Even though he was sitting down I could tell he was tall, very tall, and would easily tower over me. His short black hair was cut neatly around his ears and neck. He had pale blue eyes I would have happily drowned in if he would let me. A strong jaw, plus perfectly sculpted lips, and to my dismay, wearing a Marines tee.

“Figures...”
I muttered under my breath.

He was without a doubt the most beautiful man I had ever laid eyes on.

“H-here you go,” I stuttered quietly, setting his drinks and menu on the table in front of him. Taking a deep, steadying breath, I began to speak again, “Let me know when you’re ready to order.”

“Thank you ma’am.” He nodded raising his eyes to meet mine. I knew I had made a mistake when our eyes connected. With a fair amount of certainty, the entire world stopped and started spinning in the opposite direction. A nauseous feeling was building in my stomach as I held my breath, and forced myself to walk away.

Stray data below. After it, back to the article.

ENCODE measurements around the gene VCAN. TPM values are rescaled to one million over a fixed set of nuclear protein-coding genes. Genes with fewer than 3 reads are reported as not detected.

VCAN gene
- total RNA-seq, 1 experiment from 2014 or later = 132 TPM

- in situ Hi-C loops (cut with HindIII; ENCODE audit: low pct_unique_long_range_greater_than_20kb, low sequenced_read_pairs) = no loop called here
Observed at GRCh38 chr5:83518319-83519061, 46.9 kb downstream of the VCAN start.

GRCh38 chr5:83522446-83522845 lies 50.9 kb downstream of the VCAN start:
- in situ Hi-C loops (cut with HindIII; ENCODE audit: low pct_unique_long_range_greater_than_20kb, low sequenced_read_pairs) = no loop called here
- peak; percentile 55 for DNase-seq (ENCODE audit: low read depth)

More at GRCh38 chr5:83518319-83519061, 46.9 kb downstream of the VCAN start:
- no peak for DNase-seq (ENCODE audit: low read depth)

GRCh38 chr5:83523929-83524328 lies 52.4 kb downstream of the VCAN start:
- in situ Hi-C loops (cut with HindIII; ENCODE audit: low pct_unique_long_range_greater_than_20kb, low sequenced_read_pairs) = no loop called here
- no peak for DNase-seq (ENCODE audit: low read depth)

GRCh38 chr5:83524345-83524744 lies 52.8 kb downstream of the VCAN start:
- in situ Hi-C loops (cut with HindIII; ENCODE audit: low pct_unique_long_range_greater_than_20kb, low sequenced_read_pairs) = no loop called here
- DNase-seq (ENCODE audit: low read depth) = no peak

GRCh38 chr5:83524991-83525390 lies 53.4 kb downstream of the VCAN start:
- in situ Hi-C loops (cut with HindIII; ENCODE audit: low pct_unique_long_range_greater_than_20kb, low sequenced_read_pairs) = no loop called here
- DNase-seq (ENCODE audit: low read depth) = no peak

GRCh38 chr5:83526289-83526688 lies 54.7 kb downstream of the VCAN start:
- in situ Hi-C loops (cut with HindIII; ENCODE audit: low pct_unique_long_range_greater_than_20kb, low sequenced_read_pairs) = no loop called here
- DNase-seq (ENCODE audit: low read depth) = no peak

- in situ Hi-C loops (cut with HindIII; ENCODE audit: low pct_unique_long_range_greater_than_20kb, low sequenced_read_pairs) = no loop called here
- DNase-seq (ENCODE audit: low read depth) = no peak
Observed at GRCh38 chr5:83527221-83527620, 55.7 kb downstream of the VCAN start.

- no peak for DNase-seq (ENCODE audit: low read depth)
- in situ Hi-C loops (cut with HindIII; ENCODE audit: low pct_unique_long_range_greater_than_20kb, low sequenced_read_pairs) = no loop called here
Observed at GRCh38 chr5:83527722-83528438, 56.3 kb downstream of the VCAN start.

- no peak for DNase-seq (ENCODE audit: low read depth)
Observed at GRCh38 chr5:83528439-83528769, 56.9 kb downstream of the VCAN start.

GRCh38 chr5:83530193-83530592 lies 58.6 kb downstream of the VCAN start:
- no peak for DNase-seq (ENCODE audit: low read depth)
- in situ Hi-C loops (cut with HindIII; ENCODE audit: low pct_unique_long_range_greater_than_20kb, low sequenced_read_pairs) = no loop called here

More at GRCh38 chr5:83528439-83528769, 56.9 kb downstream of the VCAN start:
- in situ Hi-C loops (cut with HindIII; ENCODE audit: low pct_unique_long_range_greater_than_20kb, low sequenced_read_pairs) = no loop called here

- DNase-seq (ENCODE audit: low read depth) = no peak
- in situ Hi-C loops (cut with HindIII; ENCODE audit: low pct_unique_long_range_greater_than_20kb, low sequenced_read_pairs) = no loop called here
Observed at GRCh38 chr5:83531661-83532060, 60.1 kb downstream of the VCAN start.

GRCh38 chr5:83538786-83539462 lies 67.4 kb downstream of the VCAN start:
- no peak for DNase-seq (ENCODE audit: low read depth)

“Don’t think about him, do not even turn around. It was nothing. There was no connection, he’s just a customer, and you’re an idiot. I’m sure he has that effect on most sane, breathing women that have a pulse.”
I leaned against the counter with my back towards him trying my hardest to convince myself it was all in my head.
“You’re just overreacting. God, don’t be stupid, Ellie. Distract yourself. One, two, three, four...”

“Miss?” His voice stopped me at the number twenty-seven. Taking another deep breath, I pulled out my ticket book, and stood with shaking hands in front of him.

“What can I get ya’?” I managed to say without stuttering this time.

“Four pancakes, bacon, sausage, scrambled eggs, oatmeal. Do you have oatmeal?” He flipped the menu page. “If not grits will work although I really like oatmeal. Um.. toast, and a side of gravy.”

“It might have been easier if you told me what you didn’t want.” I laughed, writing it down. “And yes, we have oatmeal.”

“That’s a light meal.” He grinned with a hint of red in his cheeks.

“Impressive, I’ll put it in.” I clicked my pen closed. “My name is Ellie if you need anything just yell for me. I should be able to hear you over all the noise.” I teased, ripping the ticket off the book and clipped it to the wheel. I spun it around tapping the bell lightly as it rang out through the silent diner.

Shep grumbled from his stool in the corner, tossing back another swig from his flask. I sighed, knowing that as soon as he was finished cooking he’d drink himself back into oblivion. Not like it mattered, Shep wasn’t real pleasant company even when he was awake.